Vicky Kaushal tries to shine in 'Bhoot: Part One - The Haunted Ship' but the only thing to make you jump off the seat is a tub of popcorn.
Cast: Vicky Kaushal, Bhumi Pednekar, Ashutosh Rana, Meher Vij
Director: Bhanu Pratap Singh
Duration: One hour 57 minutes
Critics Rating: 2/5
When an abandoned and dilapidated ship called the SeaBird mysteriously runs aground on the shores of Mumbai, one man is assigned to close the case. But the sinister stories surrounding the ship may have more truth to them than he previously thought.
In Dharma's 40 years of existence, Bhanu Pratap Singh's Bhoot is the first time that the production house has attempted the horror genre and throughout the film, I appreciate Karan Johar and his team for their effort (they changed the Dharma Production introduction reel too!). However, from where I stand, being a lover of everything spooky, Bhoot dramatically fails on delivering on the promise.
The start of the film is quite chilling and as the narrative moves forwards Bhanu Pratap Singh keeps the audiences hooked with flashes of the past, explaining SeaBird's history and how it turned into a dreaded haunted ship, all while projecting the trauma of his lead character that Vicky Kaushal delivers perfectly. Knowing and solving Sea Bird’s mystery deaths gives Prithvi’s (Vicky's) life a sense of purpose.
Vicky portrays the character of a man filled with guilt and newfound mission with brave honesty but even that doesn't stop the film from bombing, especially after the interval. The supporting cast consisting of Bhumi Pednekar as Prithvi’s wife (who has a five minute screen time) and Ashutosh Rana’s character seems rushed for anyone to take it seriously.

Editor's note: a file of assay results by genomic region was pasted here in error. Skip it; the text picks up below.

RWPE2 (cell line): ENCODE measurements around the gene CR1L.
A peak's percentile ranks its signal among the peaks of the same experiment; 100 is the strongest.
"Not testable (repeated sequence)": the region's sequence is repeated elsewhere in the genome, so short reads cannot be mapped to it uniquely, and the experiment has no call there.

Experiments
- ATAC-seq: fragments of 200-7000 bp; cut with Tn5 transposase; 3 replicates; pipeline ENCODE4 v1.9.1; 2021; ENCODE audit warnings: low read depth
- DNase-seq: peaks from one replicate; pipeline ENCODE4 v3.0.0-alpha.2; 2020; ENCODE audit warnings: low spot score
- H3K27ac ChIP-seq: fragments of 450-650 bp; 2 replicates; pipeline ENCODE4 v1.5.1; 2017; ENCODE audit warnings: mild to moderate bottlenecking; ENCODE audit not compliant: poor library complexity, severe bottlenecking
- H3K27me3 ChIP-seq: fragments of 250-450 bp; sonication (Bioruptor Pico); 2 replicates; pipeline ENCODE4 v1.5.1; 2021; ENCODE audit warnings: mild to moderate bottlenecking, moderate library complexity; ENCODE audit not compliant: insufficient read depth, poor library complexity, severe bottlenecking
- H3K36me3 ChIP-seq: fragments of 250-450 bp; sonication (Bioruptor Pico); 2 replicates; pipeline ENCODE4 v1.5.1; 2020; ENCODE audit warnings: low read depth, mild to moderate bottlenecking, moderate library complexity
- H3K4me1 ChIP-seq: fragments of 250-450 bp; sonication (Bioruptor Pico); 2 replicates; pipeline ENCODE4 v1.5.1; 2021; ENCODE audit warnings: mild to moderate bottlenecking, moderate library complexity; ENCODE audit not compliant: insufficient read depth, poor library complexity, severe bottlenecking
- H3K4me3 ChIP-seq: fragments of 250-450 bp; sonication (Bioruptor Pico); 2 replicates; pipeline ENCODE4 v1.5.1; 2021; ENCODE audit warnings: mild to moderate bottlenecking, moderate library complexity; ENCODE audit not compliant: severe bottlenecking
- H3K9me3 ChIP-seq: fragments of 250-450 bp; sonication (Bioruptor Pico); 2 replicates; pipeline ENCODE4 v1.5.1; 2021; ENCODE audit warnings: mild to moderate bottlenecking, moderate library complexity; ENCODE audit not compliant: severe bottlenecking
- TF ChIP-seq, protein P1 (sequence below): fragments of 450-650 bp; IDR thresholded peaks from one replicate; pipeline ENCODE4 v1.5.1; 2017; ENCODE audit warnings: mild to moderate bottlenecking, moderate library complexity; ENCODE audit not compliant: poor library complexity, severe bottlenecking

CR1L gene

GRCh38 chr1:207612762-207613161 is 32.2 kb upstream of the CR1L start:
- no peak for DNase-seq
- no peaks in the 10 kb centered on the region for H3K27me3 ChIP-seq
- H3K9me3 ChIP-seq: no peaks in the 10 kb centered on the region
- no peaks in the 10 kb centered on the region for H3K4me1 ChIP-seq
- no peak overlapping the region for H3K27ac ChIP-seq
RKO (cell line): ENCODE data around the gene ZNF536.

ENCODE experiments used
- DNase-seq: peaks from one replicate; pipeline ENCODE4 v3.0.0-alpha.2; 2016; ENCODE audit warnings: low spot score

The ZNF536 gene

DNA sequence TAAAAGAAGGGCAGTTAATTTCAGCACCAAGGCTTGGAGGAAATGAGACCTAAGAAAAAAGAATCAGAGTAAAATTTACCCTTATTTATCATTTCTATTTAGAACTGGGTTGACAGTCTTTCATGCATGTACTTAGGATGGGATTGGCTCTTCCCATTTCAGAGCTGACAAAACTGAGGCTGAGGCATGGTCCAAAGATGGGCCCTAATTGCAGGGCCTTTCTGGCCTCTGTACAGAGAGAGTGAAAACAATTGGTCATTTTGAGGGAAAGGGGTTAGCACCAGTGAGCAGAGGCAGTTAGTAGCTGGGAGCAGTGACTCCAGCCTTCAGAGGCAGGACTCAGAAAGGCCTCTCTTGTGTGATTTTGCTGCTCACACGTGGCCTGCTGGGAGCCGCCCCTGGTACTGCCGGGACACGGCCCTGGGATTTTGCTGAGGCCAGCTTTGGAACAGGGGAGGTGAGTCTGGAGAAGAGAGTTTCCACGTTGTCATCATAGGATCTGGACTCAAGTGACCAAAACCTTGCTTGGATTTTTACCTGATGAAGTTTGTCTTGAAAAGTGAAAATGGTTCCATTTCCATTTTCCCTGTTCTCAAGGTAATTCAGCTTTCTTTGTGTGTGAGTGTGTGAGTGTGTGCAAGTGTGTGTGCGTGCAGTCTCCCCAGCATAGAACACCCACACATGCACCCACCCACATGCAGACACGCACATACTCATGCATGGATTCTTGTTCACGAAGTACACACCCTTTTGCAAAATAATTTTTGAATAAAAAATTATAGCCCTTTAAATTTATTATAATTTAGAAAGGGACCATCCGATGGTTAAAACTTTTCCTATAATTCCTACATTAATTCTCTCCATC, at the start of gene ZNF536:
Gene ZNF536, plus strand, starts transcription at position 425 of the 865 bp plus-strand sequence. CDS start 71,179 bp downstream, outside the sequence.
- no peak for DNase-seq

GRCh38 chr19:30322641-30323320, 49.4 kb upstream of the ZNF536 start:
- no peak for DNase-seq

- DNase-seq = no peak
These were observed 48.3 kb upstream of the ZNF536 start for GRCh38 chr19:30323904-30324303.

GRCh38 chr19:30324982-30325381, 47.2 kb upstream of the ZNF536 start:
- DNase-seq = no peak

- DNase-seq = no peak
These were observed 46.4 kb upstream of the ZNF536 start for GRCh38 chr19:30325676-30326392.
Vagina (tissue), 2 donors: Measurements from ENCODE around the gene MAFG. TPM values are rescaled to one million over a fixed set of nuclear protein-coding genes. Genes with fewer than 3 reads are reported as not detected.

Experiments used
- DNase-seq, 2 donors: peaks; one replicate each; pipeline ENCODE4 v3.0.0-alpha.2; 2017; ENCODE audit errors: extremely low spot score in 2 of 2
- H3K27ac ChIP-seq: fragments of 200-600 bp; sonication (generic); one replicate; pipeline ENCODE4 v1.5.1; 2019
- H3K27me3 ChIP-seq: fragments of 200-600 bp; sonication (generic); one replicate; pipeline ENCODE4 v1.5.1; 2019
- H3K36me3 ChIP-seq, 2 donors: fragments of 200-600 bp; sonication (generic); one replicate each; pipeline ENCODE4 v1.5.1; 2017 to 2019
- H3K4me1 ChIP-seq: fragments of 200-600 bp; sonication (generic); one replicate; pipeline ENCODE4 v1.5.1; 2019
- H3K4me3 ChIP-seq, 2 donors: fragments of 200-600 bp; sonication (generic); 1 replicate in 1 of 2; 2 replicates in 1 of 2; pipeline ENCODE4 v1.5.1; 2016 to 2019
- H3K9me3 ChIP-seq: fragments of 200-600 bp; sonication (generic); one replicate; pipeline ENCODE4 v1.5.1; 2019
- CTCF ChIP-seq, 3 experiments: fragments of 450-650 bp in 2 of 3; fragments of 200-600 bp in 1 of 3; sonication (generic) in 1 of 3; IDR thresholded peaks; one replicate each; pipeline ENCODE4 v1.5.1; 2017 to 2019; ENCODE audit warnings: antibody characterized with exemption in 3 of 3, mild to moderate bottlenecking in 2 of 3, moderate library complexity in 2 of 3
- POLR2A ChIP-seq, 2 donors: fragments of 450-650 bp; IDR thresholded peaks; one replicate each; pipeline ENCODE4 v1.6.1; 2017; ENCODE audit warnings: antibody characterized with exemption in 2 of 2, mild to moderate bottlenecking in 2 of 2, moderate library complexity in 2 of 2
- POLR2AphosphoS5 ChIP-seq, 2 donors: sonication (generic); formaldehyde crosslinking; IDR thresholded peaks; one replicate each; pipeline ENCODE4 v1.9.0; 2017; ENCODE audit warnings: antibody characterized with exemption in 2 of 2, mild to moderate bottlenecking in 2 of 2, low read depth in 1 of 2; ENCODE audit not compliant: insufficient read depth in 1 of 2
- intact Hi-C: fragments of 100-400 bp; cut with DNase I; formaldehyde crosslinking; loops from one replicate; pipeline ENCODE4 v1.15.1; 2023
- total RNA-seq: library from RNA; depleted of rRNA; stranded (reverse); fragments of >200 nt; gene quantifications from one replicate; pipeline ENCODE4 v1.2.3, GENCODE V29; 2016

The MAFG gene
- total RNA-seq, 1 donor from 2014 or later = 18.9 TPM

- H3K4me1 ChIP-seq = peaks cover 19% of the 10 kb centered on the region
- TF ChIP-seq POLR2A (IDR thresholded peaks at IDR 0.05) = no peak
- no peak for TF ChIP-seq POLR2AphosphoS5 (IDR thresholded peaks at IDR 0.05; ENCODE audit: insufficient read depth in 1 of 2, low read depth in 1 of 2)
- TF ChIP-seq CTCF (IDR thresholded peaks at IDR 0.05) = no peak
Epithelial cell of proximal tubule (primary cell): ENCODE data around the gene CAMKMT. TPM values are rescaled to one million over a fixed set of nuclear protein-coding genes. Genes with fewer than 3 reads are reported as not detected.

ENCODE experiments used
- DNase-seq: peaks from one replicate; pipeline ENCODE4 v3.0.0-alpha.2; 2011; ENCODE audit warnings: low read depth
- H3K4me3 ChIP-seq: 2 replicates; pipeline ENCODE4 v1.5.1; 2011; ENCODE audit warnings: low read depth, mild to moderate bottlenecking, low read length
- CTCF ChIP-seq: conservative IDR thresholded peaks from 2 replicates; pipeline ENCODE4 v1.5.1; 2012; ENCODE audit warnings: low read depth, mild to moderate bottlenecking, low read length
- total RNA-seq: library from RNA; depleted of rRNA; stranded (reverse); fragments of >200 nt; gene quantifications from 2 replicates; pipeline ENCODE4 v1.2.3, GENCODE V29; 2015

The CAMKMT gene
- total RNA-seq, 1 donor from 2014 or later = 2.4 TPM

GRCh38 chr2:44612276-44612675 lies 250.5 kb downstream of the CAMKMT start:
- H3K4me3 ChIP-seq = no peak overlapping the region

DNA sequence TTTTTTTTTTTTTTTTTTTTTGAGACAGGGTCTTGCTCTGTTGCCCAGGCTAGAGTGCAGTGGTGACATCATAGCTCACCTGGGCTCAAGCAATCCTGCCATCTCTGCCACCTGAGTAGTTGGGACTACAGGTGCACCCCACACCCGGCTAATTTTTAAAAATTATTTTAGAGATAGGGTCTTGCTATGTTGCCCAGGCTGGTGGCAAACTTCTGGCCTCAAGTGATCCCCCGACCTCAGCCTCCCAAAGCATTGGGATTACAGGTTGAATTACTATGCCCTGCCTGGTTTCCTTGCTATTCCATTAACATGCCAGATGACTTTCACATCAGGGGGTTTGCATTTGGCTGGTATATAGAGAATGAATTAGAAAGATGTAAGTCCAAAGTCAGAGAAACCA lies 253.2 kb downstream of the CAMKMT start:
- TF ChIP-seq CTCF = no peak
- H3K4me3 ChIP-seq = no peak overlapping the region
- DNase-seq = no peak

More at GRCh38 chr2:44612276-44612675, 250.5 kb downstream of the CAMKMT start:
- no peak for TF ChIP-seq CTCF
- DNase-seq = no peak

In one of the scenes that made me jump off my seat and laugh (bad rep for a horror film), Ashutosh Rana, who plays professor Joshi can be seen moving around with what looks like an old voltmeter to chase away the ghost and chant mantras at them which (not) surprisingly do not seem to work.
The film does have its share of well-timed jump scares, alarming background scores, but the lack of seamlessness in computer graphics (CGI) and the overdose of ghost makeup kills your vibe as an audience member. The make-up ends up making the characters look unintentionally funny, rather than scary.
While the film’s runtime is almost two hours, the narrative seems dragged and incomplete, just long foreplay for predictive results.
For a horror film, Bhoot: Part One - The Haunted Ship has a few wins but it still falls short of sending chills down your spine. The only thing you get while getting out of the theatre is a few spooks with a straight face on the side.
Watch it for Vicky Kaushal as he breathes life into the character he plays, gets better with every film, however, it would be easier to go ahead and watch Uri: The Surgical Strike again. At least then your 'josh!' would be high.